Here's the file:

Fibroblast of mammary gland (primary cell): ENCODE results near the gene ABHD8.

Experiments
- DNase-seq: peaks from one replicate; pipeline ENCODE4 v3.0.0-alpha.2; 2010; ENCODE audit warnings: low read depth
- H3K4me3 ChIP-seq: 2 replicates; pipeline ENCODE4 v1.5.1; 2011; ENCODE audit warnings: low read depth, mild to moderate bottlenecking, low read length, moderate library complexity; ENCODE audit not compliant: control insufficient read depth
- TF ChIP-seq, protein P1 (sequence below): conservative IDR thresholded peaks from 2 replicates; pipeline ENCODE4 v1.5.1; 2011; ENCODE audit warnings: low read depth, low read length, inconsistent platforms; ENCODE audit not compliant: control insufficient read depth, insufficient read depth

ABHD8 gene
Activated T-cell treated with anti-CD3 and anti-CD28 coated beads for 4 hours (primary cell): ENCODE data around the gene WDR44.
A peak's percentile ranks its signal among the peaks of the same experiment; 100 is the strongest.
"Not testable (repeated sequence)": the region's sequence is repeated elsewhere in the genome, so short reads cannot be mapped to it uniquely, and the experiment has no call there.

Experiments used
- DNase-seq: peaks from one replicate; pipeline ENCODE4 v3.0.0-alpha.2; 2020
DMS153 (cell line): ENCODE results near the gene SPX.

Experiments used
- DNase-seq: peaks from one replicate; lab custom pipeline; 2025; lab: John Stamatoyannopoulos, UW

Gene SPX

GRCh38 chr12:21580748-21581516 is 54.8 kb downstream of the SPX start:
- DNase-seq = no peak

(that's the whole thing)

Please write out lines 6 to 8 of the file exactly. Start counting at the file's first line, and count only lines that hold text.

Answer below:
ABHD8 gene
Activated T-cell treated with anti-CD3 and anti-CD28 coated beads for 4 hours (primary cell): ENCODE data around the gene WDR44.
A peak's percentile ranks its signal among the peaks of the same experiment; 100 is the strongest.